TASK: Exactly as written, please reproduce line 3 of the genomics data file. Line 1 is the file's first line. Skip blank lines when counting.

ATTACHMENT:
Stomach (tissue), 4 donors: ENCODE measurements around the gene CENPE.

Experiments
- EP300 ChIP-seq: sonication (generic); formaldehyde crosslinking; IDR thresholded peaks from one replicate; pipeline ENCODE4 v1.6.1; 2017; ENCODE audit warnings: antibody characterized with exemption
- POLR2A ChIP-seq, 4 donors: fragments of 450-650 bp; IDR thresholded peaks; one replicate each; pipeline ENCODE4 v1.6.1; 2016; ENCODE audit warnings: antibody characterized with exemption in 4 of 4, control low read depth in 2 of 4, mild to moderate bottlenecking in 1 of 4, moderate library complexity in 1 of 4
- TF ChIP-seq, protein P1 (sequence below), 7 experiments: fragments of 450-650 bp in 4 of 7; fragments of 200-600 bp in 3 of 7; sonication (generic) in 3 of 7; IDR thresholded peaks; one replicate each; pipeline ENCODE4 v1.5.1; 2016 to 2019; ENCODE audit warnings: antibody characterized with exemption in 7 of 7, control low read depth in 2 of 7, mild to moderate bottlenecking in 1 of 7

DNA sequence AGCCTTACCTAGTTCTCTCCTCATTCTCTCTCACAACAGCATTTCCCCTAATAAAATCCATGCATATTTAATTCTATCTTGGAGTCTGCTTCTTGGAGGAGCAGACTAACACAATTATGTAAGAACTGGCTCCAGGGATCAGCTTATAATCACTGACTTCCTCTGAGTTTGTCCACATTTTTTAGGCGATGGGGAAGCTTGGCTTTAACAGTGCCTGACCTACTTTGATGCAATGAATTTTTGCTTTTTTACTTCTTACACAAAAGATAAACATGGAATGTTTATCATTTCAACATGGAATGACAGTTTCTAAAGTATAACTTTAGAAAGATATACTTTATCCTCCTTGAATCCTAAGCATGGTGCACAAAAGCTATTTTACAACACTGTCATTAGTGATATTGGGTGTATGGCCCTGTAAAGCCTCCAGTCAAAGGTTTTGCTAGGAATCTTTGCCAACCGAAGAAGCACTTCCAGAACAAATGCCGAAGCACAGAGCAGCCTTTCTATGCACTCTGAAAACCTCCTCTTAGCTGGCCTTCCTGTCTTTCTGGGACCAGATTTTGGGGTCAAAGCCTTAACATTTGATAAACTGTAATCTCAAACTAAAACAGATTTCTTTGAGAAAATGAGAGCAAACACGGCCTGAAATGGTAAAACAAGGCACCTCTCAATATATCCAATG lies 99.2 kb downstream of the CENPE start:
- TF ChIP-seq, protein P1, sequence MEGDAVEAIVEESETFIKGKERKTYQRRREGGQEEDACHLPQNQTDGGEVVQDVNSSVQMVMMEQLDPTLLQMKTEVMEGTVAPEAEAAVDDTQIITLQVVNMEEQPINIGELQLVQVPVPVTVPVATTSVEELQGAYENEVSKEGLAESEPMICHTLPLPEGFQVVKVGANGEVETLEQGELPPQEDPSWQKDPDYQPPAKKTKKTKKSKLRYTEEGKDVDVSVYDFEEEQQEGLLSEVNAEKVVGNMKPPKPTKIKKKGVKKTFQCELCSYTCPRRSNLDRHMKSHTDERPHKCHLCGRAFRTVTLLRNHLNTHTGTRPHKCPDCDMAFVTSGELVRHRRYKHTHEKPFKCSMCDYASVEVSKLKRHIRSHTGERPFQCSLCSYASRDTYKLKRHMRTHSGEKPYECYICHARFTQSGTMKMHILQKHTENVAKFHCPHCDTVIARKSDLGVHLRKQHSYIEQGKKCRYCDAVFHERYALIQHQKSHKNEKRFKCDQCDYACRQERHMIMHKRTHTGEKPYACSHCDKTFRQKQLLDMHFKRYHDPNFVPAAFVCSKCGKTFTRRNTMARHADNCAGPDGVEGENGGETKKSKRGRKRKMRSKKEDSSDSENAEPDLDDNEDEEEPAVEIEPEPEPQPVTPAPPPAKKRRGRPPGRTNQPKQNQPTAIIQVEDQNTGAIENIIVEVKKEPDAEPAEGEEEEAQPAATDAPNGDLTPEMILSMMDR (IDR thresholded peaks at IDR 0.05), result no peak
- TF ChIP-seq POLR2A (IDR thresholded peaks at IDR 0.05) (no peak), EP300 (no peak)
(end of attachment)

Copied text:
- EP300 ChIP-seq: sonication (generic); formaldehyde crosslinking; IDR thresholded peaks from one replicate; pipeline ENCODE4 v1.6.1; 2017; ENCODE audit warnings: antibody characterized with exemption